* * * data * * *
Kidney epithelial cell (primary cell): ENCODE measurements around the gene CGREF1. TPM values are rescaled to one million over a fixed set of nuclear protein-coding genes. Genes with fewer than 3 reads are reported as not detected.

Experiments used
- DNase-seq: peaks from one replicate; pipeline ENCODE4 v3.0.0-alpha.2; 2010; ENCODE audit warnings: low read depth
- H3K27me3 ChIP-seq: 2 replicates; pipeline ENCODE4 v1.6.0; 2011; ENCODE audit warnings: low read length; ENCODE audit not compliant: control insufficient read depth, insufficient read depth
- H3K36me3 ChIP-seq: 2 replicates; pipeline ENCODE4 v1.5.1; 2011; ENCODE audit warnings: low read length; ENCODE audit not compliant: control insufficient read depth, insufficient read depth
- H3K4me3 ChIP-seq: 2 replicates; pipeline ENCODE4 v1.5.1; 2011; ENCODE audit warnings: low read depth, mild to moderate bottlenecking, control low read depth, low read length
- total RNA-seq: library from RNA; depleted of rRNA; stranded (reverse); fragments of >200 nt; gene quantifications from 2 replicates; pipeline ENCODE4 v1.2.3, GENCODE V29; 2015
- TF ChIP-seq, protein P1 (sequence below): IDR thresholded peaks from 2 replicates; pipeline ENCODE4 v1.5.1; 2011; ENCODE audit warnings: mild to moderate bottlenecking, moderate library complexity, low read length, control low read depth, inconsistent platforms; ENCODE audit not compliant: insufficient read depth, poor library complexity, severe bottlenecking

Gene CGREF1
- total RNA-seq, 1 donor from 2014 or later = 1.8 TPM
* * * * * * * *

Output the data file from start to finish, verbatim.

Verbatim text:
Kidney epithelial cell (primary cell): ENCODE measurements around the gene CGREF1. TPM values are rescaled to one million over a fixed set of nuclear protein-coding genes. Genes with fewer than 3 reads are reported as not detected.

Experiments used
- DNase-seq: peaks from one replicate; pipeline ENCODE4 v3.0.0-alpha.2; 2010; ENCODE audit warnings: low read depth
- H3K27me3 ChIP-seq: 2 replicates; pipeline ENCODE4 v1.6.0; 2011; ENCODE audit warnings: low read length; ENCODE audit not compliant: control insufficient read depth, insufficient read depth
- H3K36me3 ChIP-seq: 2 replicates; pipeline ENCODE4 v1.5.1; 2011; ENCODE audit warnings: low read length; ENCODE audit not compliant: control insufficient read depth, insufficient read depth
- H3K4me3 ChIP-seq: 2 replicates; pipeline ENCODE4 v1.5.1; 2011; ENCODE audit warnings: low read depth, mild to moderate bottlenecking, control low read depth, low read length
- total RNA-seq: library from RNA; depleted of rRNA; stranded (reverse); fragments of >200 nt; gene quantifications from 2 replicates; pipeline ENCODE4 v1.2.3, GENCODE V29; 2015
- TF ChIP-seq, protein P1 (sequence below): IDR thresholded peaks from 2 replicates; pipeline ENCODE4 v1.5.1; 2011; ENCODE audit warnings: mild to moderate bottlenecking, moderate library complexity, low read length, control low read depth, inconsistent platforms; ENCODE audit not compliant: insufficient read depth, poor library complexity, severe bottlenecking

Gene CGREF1
- total RNA-seq, 1 donor from 2014 or later = 1.8 TPM